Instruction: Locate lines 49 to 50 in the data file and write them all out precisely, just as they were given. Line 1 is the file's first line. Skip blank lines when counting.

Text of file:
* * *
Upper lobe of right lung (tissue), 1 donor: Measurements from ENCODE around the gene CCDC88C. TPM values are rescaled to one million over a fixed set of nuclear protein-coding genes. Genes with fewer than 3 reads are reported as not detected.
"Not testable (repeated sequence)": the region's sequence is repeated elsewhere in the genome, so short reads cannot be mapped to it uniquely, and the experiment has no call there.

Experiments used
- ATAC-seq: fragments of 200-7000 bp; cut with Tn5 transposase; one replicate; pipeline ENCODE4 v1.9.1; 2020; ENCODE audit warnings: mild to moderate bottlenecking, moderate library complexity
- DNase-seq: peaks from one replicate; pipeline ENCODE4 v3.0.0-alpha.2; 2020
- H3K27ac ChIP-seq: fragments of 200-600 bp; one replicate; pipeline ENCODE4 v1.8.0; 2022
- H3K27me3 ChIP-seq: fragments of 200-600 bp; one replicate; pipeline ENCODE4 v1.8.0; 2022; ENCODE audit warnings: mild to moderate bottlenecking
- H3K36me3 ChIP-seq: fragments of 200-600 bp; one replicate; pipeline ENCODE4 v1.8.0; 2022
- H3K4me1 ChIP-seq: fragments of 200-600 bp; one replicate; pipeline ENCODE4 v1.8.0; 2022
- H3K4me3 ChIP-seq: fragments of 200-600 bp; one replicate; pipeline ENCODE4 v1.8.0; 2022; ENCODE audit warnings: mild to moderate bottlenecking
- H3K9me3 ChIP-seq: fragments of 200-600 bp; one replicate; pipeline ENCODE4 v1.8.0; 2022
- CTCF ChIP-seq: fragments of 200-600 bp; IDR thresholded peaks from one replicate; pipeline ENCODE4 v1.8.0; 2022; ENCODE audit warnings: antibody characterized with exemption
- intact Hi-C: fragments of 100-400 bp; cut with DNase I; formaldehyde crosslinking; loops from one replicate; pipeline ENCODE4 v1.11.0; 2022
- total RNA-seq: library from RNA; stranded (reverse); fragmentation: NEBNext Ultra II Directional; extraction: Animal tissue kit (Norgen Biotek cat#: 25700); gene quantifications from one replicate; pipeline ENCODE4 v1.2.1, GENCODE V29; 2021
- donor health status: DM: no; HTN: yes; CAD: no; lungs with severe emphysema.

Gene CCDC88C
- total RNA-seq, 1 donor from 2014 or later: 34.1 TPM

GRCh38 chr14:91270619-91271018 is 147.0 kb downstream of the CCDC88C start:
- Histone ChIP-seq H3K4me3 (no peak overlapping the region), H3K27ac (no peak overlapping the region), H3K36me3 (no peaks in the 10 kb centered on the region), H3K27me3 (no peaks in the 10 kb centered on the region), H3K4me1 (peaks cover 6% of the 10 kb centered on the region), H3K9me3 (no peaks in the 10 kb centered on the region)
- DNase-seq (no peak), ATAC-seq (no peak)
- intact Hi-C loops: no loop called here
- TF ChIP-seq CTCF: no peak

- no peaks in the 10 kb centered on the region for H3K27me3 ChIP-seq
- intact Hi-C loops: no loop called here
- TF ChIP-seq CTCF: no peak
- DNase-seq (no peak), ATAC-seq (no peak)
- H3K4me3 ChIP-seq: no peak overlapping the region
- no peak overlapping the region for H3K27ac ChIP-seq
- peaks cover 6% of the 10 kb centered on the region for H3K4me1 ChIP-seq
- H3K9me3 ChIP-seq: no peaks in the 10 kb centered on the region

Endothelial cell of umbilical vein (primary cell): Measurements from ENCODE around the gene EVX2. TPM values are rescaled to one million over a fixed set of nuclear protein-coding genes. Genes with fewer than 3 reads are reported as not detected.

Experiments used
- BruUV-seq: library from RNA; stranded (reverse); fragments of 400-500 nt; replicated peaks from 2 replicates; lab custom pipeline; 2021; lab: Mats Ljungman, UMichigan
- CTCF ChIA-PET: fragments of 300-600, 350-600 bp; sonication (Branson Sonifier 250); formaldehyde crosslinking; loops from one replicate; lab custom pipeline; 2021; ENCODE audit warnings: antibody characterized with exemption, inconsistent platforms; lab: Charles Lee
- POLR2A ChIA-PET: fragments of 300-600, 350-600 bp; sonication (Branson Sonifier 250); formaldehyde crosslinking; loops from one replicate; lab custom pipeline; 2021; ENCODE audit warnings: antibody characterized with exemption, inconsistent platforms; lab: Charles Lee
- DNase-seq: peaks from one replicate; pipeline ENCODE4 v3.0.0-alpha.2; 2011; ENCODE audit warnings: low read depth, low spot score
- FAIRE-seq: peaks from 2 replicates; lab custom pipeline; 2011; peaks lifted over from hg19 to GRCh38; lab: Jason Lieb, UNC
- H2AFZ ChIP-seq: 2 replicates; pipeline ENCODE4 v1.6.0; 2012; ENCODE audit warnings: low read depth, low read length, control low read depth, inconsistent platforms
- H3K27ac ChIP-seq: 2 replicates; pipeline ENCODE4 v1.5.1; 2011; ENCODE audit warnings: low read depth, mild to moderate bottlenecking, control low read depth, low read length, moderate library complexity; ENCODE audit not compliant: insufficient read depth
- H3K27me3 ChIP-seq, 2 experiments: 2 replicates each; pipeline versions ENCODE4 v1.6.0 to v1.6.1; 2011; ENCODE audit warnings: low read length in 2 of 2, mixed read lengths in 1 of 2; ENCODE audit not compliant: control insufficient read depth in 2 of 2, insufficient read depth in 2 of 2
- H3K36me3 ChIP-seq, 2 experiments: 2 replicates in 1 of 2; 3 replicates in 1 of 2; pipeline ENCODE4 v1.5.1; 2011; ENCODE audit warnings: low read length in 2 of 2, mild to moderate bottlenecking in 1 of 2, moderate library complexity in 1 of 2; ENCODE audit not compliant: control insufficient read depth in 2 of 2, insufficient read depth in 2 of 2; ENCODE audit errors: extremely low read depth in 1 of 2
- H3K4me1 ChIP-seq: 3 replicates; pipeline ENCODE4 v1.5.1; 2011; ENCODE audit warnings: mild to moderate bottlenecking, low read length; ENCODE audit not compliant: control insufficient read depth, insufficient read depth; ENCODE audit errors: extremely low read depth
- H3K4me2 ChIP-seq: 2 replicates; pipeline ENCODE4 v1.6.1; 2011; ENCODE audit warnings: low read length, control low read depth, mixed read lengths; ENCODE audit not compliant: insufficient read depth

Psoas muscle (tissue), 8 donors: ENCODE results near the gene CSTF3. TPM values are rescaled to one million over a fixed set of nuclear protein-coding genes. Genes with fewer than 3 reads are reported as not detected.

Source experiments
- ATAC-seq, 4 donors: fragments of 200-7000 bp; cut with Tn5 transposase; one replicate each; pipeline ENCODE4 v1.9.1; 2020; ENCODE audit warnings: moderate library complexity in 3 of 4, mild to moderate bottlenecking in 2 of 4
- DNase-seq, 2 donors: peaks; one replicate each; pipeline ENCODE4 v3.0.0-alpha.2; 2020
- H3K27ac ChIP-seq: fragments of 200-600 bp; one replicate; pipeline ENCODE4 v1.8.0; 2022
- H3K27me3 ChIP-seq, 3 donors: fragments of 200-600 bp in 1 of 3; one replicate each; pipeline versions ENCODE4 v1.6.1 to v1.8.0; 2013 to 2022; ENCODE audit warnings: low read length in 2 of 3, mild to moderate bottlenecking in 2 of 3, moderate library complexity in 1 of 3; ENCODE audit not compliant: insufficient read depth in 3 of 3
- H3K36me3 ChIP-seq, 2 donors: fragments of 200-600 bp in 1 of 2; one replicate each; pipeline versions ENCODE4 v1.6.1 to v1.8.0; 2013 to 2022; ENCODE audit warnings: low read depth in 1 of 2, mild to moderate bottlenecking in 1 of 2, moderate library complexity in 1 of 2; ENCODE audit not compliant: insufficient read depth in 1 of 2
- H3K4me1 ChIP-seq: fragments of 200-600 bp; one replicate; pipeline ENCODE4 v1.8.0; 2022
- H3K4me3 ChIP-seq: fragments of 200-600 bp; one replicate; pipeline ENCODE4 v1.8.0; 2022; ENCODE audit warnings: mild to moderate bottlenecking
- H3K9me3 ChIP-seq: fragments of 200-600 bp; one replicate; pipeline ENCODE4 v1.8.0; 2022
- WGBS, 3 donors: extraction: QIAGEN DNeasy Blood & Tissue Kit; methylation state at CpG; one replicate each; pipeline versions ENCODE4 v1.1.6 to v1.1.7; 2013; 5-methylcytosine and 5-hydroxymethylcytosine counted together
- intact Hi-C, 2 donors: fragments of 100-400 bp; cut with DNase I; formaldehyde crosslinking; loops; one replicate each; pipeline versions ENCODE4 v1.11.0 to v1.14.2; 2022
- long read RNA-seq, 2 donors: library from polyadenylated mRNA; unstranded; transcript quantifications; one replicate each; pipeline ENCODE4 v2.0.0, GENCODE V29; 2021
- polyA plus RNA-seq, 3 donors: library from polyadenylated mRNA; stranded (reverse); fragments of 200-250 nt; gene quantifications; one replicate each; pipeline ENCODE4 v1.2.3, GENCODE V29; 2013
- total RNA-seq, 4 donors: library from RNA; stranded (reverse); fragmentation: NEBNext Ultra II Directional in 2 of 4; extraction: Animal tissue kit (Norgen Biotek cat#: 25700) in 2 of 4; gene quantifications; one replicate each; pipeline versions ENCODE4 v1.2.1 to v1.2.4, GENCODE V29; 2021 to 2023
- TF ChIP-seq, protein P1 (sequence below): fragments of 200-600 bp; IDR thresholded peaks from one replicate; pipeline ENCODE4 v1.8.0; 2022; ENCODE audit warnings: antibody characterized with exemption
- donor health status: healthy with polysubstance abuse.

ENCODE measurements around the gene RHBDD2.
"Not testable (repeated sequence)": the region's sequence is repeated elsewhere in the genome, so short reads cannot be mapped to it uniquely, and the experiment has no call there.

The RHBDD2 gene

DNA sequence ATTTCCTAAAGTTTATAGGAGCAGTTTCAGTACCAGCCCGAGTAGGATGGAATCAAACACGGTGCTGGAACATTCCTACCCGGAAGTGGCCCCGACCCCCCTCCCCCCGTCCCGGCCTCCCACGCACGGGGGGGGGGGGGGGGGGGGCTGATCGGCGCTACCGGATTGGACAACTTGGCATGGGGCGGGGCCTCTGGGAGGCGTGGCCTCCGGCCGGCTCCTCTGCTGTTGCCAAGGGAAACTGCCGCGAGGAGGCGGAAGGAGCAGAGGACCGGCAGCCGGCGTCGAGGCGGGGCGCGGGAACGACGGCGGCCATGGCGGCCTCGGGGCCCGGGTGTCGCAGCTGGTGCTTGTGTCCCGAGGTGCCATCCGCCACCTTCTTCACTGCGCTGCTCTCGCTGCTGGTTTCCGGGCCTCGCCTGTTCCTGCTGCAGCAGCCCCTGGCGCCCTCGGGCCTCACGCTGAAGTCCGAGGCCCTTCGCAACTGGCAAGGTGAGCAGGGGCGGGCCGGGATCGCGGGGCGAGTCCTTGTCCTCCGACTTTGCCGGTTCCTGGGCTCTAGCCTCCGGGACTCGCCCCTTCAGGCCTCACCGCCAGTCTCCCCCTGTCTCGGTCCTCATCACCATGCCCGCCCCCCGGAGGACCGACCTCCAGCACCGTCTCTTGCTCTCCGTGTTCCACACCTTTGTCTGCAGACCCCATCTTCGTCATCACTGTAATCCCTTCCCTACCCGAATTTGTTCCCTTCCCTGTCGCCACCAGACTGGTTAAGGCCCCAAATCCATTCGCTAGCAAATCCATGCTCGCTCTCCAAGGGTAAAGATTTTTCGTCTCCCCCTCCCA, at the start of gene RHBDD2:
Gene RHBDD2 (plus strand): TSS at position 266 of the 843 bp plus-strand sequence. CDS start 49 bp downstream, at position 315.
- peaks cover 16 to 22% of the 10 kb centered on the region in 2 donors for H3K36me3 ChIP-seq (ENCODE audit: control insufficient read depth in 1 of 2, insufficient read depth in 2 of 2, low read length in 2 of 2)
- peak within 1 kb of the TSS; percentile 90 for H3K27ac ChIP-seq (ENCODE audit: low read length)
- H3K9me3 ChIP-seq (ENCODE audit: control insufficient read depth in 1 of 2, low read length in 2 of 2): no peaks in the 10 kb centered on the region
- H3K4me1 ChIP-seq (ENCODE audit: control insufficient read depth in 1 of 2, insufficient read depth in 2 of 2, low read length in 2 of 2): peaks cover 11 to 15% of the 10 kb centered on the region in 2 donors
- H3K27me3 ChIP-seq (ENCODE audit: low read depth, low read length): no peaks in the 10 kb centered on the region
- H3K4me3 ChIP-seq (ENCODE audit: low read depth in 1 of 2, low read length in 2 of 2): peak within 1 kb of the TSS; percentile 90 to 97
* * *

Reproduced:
- H3K27me3 ChIP-seq, 3 donors: fragments of 200-600 bp in 1 of 3; one replicate each; pipeline versions ENCODE4 v1.6.1 to v1.8.0; 2013 to 2022; ENCODE audit warnings: low read length in 2 of 3, mild to moderate bottlenecking in 2 of 3, moderate library complexity in 1 of 3; ENCODE audit not compliant: insufficient read depth in 3 of 3
- H3K36me3 ChIP-seq, 2 donors: fragments of 200-600 bp in 1 of 2; one replicate each; pipeline versions ENCODE4 v1.6.1 to v1.8.0; 2013 to 2022; ENCODE audit warnings: low read depth in 1 of 2, mild to moderate bottlenecking in 1 of 2, moderate library complexity in 1 of 2; ENCODE audit not compliant: insufficient read depth in 1 of 2